Very often, all you need is a minimally adequate product; after that, things like the business model, the execution of the business model, the marketing, and luck [good or bad] tend to prevail.

I ordered from Red Hat once (1, Informative)

Anonymous Coward | more than 8 years ago | (#14289733)

I ordered from Red Hat once recently, and it was my worse
buying experience ever. I sincerely hope they go broke
so that I won't have to order from them again.

Everything was so Red Hat-centric... They started by
ignoring the order completely because there was no e-mail
address in it (instead of contacting the person who
originated the order by other means... they had a delivery
address, but they chose not to use it).

When someone from my company woke them up because they hadn't
sent a bill for the order, they asked me to call them.
I called them repetitively, and each time, "I would receive
my activation key by e-mail within two days".
Each time they either did nothing or contacted someone from my
company who had ordered from them before
as if he was their contact for my company (he wasn't. He had
just ordered a distribution before, just like I was trying
to do. He rightly ignored their e-mails).

They had a complicated system with logins, account
numbers, email addresses, each of which meant something
different. Sure, their system probably made a lot of sense
*for them*.

I just needed a cardboard box with some CDs
inside, it took six months to get it, and I didn't even
get that. I got a password to access the iso files and I
had to burn them myself to CDs. That's what you get
for USD 200...

I really hope they would disappear, then I wouldn't
have to get another distribution from them "because that's
what our customers use".

Re:I ordered from Red Hat once (1, Informative)

Anonymous Coward | more than 8 years ago | (#14289957)

Why not order from one of their resellers instead, if you only want the cardboard box and the plastic discs?

Re:I ordered from Red Hat once (0)

Anonymous Coward | more than 8 years ago | (#14290936)

I would imagine this post has a lot more to say about your intelligence and capability than RedHat's customer service. Taking six months to order anything borders on mental retardation. I personally would have fired you.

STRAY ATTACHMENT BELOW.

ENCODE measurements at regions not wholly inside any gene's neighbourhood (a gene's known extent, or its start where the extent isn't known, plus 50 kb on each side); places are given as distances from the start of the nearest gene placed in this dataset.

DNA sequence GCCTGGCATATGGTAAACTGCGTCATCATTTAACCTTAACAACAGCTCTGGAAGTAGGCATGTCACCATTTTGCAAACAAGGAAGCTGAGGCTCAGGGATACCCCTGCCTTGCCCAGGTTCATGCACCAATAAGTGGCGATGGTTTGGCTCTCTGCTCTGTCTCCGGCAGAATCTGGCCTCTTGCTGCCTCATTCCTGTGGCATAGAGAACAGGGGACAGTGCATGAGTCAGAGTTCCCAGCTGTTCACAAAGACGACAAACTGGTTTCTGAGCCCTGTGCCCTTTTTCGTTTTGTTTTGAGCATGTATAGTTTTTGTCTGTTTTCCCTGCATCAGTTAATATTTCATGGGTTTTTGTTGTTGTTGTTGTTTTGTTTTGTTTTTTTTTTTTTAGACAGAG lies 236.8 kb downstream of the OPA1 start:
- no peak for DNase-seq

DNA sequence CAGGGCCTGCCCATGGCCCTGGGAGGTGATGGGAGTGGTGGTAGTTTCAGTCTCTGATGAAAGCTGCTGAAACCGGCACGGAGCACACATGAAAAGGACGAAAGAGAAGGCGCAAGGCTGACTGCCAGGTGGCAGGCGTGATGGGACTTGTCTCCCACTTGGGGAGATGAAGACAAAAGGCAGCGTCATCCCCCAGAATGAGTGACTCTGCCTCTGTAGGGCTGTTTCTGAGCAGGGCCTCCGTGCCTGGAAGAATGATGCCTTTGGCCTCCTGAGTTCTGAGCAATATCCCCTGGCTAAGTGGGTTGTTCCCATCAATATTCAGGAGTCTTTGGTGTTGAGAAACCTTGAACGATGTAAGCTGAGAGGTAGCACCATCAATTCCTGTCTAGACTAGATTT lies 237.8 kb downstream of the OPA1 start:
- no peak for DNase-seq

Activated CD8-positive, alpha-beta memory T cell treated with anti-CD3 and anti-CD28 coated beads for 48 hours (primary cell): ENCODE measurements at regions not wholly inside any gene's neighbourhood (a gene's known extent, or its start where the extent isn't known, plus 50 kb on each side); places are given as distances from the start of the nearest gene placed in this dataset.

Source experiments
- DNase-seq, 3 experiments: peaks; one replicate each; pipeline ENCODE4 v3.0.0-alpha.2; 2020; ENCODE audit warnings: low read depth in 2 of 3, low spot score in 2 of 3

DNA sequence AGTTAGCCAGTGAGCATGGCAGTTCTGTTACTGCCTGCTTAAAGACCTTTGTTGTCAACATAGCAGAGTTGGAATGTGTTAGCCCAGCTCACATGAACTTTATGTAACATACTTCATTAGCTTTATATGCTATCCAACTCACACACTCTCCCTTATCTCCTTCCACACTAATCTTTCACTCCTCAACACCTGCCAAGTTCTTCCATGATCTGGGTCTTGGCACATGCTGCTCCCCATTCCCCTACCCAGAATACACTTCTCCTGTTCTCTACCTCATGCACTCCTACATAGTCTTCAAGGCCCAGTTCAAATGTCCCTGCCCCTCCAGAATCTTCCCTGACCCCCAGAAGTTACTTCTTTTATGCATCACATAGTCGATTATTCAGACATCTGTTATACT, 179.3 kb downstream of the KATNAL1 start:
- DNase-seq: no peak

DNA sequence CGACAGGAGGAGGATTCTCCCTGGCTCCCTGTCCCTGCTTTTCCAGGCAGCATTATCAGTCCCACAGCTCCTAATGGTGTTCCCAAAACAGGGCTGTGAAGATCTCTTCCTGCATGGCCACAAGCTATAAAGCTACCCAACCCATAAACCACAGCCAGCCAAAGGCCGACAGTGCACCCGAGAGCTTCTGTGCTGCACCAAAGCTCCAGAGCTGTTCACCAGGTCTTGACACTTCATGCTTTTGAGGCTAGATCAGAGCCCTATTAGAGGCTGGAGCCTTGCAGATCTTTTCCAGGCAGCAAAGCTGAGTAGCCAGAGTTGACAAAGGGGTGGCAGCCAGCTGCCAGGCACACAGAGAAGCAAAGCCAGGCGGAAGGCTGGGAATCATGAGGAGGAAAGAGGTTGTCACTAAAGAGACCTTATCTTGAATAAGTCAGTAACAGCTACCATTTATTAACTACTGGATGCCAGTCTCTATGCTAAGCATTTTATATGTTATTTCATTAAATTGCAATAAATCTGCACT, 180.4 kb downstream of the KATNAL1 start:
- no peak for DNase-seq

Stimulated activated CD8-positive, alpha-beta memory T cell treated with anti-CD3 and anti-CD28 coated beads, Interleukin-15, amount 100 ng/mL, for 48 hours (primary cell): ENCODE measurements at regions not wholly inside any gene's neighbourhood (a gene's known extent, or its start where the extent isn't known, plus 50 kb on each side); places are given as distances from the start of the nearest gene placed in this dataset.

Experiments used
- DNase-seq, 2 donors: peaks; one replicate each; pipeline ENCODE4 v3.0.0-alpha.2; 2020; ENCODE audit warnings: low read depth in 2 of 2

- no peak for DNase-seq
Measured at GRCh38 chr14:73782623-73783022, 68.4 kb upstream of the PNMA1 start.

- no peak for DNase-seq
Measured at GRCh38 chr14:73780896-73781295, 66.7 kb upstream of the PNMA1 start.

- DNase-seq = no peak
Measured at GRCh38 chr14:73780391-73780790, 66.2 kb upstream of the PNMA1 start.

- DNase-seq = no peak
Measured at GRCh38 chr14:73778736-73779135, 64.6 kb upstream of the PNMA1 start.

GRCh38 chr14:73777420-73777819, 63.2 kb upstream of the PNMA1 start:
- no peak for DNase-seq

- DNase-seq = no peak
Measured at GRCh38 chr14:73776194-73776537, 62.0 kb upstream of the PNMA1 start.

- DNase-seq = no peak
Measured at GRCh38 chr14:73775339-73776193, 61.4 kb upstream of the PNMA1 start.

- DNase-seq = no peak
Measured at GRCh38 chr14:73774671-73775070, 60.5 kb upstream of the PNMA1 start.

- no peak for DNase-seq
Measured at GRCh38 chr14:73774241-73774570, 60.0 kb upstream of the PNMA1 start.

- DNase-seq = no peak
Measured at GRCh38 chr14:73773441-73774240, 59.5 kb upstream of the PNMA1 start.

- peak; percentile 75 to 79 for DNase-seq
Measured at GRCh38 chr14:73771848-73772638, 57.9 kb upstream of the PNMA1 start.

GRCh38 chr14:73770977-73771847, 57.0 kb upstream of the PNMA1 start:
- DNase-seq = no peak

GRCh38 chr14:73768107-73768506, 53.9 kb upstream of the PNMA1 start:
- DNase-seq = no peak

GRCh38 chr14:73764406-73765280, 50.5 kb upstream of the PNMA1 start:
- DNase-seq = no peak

the difference... (2, Insightful)

l3v1 (787564) | more than 8 years ago | (#14289816)

...between RedHat and Novell is that they are two separate companies. That means they are not the same. They are two, not one. They are run by different people. With different views on lots of issues. With different products. Yes, they have something in common, they have linux-based OSes to sell. Apart from that, I can't see anything else they would have in common. What's such an article good for, then ? Well, in any case, it's better than another dupe, I guess.

Re:the difference... (1)

lpcustom (579886) | more than 8 years ago | (#14290514)

The biggest difference is that one begins with an "R" and the other an "N". Commercial Linux Companies offer less than totally free distros and its sad that everyone comparing GNU/Linux to other OS's use these commercial distros as comparison every time. Why is it everyone thinks the only thing worth having, costs more???? People amaze me. We are raised with the mindset that cheap things are well....crap. While this is sometimes the case, here it is definitely not. Sorry for the rant! Now everyone start flaming me for mentioning something about Linux in a Linux discussion, which seems to always happen for some strange reason.

Machiavelli explains Novell's quandry... (1)

CaptainFork (865941) | more than 8 years ago | (#14289859)

"COMMENCING then with the first of the above-named characteristics, I say that it would be well to be reputed liberal. Nevertheless, liberality exercised in a way that does not bring you the reputation for it, injures you; for if one exercises it honestly and as it should be exercised, it may not become known, and you will not avoid the reproach of its opposite. Therefore, any one wishing to maintain among men the name of liberal is obliged to avoid no attribute of magnificence; so that a prince thus inclined will consume in such acts all his property, and will be compelled in the end, if he wish to maintain the name of liberal, to unduly weigh down his people, and tax them, and do everything he can to get money. This will soon make him odious to his subjects, and becoming poor he will be little valued by any one; thus, with his liberality, having offended many and rewarded few, he is affected by the very first trouble and imperilled by whatever may be the first danger; recognizing this himself, and wishing to draw back from it, he runs at once into the reproach of being miserly."

The man is no fool.

Ep?! (-1, Offtopic)

Anonymous Coward | more than 8 years ago | (#14289907)

survivE at all morning. Now I have surprise to the

Novell's a lot more than just a distro though... (4, Insightful)

aapold (753705) | more than 8 years ago | (#14290177)

When all of their administration tools (Zenworks in particular), it makes for a fantastic management environment. Their linux stuff isn't quite up to par with their windows desktop integration yet, but it is getting there. These things are much more useful in a corporate environmnet.

mo3 3own (-1, Offtopic)

Anonymous Coward | more than 8 years ago | (#14290827)

the public eye: DOG THAT IT IS. IT Discussion I'm You don't need to lube. This can lead the developer is dying.Things everydayV...We the project as a